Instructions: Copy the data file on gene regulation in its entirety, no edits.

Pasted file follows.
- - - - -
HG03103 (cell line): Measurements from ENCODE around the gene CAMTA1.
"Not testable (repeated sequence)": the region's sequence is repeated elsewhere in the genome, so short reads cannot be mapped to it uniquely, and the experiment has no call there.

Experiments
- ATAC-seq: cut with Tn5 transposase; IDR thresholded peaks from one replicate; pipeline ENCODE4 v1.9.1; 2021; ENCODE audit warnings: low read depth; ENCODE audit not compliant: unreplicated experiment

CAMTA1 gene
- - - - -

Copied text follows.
HG03103 (cell line): Measurements from ENCODE around the gene CAMTA1.
"Not testable (repeated sequence)": the region's sequence is repeated elsewhere in the genome, so short reads cannot be mapped to it uniquely, and the experiment has no call there.

Experiments
- ATAC-seq: cut with Tn5 transposase; IDR thresholded peaks from one replicate; pipeline ENCODE4 v1.9.1; 2021; ENCODE audit warnings: low read depth; ENCODE audit not compliant: unreplicated experiment

CAMTA1 gene